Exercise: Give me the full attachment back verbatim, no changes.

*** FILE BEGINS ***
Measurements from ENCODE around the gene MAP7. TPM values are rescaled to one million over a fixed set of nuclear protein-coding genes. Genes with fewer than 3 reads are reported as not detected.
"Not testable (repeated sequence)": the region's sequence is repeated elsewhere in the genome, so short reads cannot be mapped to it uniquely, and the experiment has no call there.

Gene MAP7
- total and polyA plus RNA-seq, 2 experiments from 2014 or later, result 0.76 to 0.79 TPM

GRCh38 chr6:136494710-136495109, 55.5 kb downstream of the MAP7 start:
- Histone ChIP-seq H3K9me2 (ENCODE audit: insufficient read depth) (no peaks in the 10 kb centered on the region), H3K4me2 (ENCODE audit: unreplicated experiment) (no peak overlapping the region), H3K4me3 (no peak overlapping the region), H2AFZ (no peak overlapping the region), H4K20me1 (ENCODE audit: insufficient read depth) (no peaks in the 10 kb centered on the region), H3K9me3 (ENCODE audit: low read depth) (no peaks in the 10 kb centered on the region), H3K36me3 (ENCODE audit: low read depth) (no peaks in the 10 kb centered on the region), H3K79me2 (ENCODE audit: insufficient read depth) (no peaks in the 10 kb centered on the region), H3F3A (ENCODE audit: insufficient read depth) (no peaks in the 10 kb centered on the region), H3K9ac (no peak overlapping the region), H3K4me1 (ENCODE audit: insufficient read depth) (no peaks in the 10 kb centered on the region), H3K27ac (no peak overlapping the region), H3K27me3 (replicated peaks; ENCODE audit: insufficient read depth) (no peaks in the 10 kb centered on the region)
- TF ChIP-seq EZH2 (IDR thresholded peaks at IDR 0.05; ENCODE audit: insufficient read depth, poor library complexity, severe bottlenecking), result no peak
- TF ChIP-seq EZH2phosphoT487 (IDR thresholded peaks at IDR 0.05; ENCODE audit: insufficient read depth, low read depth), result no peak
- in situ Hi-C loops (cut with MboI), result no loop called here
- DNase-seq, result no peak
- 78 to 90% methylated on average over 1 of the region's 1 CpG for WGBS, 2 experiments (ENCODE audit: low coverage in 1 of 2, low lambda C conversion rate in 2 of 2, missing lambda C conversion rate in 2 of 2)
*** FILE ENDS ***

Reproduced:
Measurements from ENCODE around the gene MAP7. TPM values are rescaled to one million over a fixed set of nuclear protein-coding genes. Genes with fewer than 3 reads are reported as not detected.
"Not testable (repeated sequence)": the region's sequence is repeated elsewhere in the genome, so short reads cannot be mapped to it uniquely, and the experiment has no call there.

Gene MAP7
- total and polyA plus RNA-seq, 2 experiments from 2014 or later, result 0.76 to 0.79 TPM

GRCh38 chr6:136494710-136495109, 55.5 kb downstream of the MAP7 start:
- Histone ChIP-seq H3K9me2 (ENCODE audit: insufficient read depth) (no peaks in the 10 kb centered on the region), H3K4me2 (ENCODE audit: unreplicated experiment) (no peak overlapping the region), H3K4me3 (no peak overlapping the region), H2AFZ (no peak overlapping the region), H4K20me1 (ENCODE audit: insufficient read depth) (no peaks in the 10 kb centered on the region), H3K9me3 (ENCODE audit: low read depth) (no peaks in the 10 kb centered on the region), H3K36me3 (ENCODE audit: low read depth) (no peaks in the 10 kb centered on the region), H3K79me2 (ENCODE audit: insufficient read depth) (no peaks in the 10 kb centered on the region), H3F3A (ENCODE audit: insufficient read depth) (no peaks in the 10 kb centered on the region), H3K9ac (no peak overlapping the region), H3K4me1 (ENCODE audit: insufficient read depth) (no peaks in the 10 kb centered on the region), H3K27ac (no peak overlapping the region), H3K27me3 (replicated peaks; ENCODE audit: insufficient read depth) (no peaks in the 10 kb centered on the region)
- TF ChIP-seq EZH2 (IDR thresholded peaks at IDR 0.05; ENCODE audit: insufficient read depth, poor library complexity, severe bottlenecking), result no peak
- TF ChIP-seq EZH2phosphoT487 (IDR thresholded peaks at IDR 0.05; ENCODE audit: insufficient read depth, low read depth), result no peak
- in situ Hi-C loops (cut with MboI), result no loop called here
- DNase-seq, result no peak
- 78 to 90% methylated on average over 1 of the region's 1 CpG for WGBS, 2 experiments (ENCODE audit: low coverage in 1 of 2, low lambda C conversion rate in 2 of 2, missing lambda C conversion rate in 2 of 2)